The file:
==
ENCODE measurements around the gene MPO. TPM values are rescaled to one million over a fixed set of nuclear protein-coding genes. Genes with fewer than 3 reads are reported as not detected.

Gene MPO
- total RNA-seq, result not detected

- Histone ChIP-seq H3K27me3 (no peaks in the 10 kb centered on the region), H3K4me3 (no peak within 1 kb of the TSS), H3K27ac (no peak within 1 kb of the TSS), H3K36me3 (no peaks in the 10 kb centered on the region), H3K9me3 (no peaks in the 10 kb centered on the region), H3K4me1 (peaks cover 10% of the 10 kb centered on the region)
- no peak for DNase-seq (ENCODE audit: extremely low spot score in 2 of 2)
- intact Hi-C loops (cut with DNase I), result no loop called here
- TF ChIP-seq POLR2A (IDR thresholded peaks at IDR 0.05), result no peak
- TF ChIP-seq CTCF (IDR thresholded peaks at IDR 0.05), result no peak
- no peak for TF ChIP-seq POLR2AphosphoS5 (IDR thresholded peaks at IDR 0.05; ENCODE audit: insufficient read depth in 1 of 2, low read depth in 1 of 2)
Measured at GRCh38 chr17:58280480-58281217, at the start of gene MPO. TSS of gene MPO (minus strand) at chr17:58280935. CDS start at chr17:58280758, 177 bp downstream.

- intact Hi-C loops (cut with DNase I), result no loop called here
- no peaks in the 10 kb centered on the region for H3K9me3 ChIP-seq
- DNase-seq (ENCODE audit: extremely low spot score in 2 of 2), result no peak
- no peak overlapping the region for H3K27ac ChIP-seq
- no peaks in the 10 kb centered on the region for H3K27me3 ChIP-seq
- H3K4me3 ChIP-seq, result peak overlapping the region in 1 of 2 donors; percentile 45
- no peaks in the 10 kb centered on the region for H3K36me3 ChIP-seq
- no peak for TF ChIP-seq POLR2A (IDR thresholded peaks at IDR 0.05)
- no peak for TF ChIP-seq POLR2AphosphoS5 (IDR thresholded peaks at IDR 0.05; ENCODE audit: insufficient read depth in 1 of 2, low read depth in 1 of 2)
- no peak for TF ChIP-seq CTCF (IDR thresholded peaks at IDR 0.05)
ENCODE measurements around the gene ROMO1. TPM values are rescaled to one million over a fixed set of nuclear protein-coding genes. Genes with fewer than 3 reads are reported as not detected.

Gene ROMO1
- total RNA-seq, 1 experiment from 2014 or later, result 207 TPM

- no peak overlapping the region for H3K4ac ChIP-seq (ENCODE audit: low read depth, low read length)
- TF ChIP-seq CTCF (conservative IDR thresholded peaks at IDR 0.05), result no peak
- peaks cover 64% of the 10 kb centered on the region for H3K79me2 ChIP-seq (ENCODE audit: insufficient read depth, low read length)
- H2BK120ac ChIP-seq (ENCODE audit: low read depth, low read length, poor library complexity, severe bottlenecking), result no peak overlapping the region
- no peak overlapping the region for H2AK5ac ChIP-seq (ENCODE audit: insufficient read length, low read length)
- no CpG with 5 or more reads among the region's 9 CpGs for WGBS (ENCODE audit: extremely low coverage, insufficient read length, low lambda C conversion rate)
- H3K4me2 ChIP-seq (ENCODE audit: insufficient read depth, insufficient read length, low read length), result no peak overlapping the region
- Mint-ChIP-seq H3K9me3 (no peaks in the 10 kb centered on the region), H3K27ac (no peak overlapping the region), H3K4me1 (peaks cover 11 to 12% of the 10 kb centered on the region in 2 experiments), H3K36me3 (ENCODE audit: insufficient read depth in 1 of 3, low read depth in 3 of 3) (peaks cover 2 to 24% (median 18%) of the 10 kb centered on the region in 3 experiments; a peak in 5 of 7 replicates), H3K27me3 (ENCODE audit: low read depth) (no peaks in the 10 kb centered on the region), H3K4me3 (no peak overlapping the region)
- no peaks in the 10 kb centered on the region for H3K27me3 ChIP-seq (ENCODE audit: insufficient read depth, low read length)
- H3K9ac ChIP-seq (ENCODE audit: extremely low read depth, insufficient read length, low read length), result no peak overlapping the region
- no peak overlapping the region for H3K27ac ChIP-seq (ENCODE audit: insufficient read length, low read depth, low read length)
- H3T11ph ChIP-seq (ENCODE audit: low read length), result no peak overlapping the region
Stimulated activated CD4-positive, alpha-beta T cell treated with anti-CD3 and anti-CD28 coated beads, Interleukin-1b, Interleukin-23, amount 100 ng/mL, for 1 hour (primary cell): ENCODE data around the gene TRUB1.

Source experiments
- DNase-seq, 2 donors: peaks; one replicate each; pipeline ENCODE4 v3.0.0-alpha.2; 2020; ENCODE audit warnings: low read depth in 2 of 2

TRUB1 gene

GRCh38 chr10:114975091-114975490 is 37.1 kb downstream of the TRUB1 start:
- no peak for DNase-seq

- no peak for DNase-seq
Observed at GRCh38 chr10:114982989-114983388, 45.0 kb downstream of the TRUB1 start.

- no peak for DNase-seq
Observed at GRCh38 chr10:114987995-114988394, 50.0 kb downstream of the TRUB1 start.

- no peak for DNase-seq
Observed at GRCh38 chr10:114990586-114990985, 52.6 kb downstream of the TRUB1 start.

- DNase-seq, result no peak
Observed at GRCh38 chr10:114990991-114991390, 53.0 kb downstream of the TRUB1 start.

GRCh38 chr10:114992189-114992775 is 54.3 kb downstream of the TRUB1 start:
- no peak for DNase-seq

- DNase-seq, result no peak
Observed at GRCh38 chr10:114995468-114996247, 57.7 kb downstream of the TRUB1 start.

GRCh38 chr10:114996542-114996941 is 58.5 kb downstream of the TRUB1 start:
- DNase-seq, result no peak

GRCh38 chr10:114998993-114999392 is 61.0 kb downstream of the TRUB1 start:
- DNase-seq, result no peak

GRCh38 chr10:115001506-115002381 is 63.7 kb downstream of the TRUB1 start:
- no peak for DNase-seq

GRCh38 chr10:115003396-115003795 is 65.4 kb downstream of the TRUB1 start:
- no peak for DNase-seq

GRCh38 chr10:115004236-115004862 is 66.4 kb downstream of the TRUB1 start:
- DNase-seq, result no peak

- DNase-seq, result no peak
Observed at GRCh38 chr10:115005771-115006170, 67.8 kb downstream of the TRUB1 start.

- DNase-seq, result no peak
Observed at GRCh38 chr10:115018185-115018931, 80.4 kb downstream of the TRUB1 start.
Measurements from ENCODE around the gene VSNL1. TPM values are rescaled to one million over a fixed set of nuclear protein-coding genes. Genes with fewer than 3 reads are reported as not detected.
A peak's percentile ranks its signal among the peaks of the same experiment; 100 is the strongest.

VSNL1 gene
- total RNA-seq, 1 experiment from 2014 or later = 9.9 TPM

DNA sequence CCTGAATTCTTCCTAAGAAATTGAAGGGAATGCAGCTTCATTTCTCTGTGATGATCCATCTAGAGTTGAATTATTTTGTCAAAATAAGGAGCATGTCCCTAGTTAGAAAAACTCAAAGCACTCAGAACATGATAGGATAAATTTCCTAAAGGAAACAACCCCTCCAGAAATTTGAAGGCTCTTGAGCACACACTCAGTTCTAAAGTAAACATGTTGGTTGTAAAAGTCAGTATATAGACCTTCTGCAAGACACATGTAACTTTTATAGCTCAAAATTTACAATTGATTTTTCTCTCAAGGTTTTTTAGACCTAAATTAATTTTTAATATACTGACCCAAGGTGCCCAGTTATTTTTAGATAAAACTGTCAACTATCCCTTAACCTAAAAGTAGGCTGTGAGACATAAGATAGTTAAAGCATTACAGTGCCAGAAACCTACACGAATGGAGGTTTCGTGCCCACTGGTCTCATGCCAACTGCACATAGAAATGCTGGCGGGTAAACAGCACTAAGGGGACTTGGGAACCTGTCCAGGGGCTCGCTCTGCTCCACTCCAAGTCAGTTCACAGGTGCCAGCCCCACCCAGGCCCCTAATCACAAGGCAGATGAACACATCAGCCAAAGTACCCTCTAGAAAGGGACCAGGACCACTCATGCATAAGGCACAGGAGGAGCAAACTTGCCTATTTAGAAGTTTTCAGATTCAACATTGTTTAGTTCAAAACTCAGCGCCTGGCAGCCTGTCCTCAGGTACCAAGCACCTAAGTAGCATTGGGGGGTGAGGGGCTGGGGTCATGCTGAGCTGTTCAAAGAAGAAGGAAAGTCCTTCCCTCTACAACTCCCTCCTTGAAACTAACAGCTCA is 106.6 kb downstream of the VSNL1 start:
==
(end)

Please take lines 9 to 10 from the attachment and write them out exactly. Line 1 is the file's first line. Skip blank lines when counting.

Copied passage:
- no peak for TF ChIP-seq POLR2AphosphoS5 (IDR thresholded peaks at IDR 0.05; ENCODE audit: insufficient read depth in 1 of 2, low read depth in 1 of 2)
Measured at GRCh38 chr17:58280480-58281217, at the start of gene MPO. TSS of gene MPO (minus strand) at chr17:58280935. CDS start at chr17:58280758, 177 bp downstream.